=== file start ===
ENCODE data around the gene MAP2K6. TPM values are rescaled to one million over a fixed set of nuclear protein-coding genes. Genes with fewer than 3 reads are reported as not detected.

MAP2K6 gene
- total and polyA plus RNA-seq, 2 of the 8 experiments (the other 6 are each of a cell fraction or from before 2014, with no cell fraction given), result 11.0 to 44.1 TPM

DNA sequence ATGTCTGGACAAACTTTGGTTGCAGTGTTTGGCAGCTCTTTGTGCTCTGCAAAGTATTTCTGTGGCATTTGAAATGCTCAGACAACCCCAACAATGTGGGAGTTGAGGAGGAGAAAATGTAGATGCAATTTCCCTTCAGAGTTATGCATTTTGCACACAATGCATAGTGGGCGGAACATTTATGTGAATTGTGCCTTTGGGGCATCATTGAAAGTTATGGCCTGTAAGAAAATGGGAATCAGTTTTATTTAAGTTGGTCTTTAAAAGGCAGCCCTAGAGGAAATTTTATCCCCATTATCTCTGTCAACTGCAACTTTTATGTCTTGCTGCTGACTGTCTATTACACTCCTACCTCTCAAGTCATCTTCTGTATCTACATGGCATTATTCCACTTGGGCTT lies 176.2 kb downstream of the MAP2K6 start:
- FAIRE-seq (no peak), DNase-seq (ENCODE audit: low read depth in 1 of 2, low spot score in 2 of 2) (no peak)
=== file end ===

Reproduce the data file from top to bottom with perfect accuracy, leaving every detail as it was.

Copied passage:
ENCODE data around the gene MAP2K6. TPM values are rescaled to one million over a fixed set of nuclear protein-coding genes. Genes with fewer than 3 reads are reported as not detected.

MAP2K6 gene
- total and polyA plus RNA-seq, 2 of the 8 experiments (the other 6 are each of a cell fraction or from before 2014, with no cell fraction given), result 11.0 to 44.1 TPM

DNA sequence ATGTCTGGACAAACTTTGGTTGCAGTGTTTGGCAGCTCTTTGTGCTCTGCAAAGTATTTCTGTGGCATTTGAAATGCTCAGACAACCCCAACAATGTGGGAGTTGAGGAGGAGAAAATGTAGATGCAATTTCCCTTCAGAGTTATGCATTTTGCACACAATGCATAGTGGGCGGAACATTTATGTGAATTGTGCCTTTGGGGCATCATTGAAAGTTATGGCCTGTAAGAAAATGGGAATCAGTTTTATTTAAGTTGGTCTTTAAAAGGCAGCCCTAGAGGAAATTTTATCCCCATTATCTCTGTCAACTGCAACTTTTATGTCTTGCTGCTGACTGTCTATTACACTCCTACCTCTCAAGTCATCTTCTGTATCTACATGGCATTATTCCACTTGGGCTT lies 176.2 kb downstream of the MAP2K6 start:
- FAIRE-seq (no peak), DNase-seq (ENCODE audit: low read depth in 1 of 2, low spot score in 2 of 2) (no peak)